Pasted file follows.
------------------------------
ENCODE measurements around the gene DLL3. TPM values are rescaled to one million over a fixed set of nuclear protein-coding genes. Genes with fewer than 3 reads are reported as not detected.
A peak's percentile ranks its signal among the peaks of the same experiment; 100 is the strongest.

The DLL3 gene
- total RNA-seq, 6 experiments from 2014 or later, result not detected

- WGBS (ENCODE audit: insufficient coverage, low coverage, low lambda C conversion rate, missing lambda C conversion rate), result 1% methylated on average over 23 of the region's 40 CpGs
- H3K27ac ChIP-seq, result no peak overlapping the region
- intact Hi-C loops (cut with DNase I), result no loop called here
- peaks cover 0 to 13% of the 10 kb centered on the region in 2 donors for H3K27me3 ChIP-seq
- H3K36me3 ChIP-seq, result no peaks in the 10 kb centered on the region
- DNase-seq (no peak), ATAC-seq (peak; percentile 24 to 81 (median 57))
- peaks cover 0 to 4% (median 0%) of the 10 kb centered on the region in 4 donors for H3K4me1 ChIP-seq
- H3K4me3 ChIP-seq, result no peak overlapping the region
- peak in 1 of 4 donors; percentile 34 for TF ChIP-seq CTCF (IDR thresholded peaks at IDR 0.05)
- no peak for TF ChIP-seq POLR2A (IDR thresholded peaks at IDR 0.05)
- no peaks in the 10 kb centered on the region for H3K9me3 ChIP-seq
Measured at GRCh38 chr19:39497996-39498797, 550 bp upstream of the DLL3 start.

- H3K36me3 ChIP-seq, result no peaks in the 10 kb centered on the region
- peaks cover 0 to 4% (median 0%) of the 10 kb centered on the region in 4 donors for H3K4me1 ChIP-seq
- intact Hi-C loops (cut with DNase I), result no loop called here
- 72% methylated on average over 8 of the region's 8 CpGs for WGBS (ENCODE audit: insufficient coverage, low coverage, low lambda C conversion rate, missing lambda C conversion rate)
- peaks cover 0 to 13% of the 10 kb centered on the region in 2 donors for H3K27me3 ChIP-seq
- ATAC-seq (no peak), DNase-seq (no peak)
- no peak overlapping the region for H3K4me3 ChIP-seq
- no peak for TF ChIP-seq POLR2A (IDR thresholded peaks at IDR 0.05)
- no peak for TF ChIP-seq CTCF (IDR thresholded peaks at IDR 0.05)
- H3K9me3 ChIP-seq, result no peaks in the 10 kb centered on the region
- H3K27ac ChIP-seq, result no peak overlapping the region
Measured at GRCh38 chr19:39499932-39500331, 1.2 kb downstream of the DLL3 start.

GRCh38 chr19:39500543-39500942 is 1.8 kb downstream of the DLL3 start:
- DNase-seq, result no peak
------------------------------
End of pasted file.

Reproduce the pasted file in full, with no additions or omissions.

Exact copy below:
ENCODE measurements around the gene DLL3. TPM values are rescaled to one million over a fixed set of nuclear protein-coding genes. Genes with fewer than 3 reads are reported as not detected.
A peak's percentile ranks its signal among the peaks of the same experiment; 100 is the strongest.

The DLL3 gene
- total RNA-seq, 6 experiments from 2014 or later, result not detected

- WGBS (ENCODE audit: insufficient coverage, low coverage, low lambda C conversion rate, missing lambda C conversion rate), result 1% methylated on average over 23 of the region's 40 CpGs
- H3K27ac ChIP-seq, result no peak overlapping the region
- intact Hi-C loops (cut with DNase I), result no loop called here
- peaks cover 0 to 13% of the 10 kb centered on the region in 2 donors for H3K27me3 ChIP-seq
- H3K36me3 ChIP-seq, result no peaks in the 10 kb centered on the region
- DNase-seq (no peak), ATAC-seq (peak; percentile 24 to 81 (median 57))
- peaks cover 0 to 4% (median 0%) of the 10 kb centered on the region in 4 donors for H3K4me1 ChIP-seq
- H3K4me3 ChIP-seq, result no peak overlapping the region
- peak in 1 of 4 donors; percentile 34 for TF ChIP-seq CTCF (IDR thresholded peaks at IDR 0.05)
- no peak for TF ChIP-seq POLR2A (IDR thresholded peaks at IDR 0.05)
- no peaks in the 10 kb centered on the region for H3K9me3 ChIP-seq
Measured at GRCh38 chr19:39497996-39498797, 550 bp upstream of the DLL3 start.

- H3K36me3 ChIP-seq, result no peaks in the 10 kb centered on the region
- peaks cover 0 to 4% (median 0%) of the 10 kb centered on the region in 4 donors for H3K4me1 ChIP-seq
- intact Hi-C loops (cut with DNase I), result no loop called here
- 72% methylated on average over 8 of the region's 8 CpGs for WGBS (ENCODE audit: insufficient coverage, low coverage, low lambda C conversion rate, missing lambda C conversion rate)
- peaks cover 0 to 13% of the 10 kb centered on the region in 2 donors for H3K27me3 ChIP-seq
- ATAC-seq (no peak), DNase-seq (no peak)
- no peak overlapping the region for H3K4me3 ChIP-seq
- no peak for TF ChIP-seq POLR2A (IDR thresholded peaks at IDR 0.05)
- no peak for TF ChIP-seq CTCF (IDR thresholded peaks at IDR 0.05)
- H3K9me3 ChIP-seq, result no peaks in the 10 kb centered on the region
- H3K27ac ChIP-seq, result no peak overlapping the region
Measured at GRCh38 chr19:39499932-39500331, 1.2 kb downstream of the DLL3 start.

GRCh38 chr19:39500543-39500942 is 1.8 kb downstream of the DLL3 start:
- DNase-seq, result no peak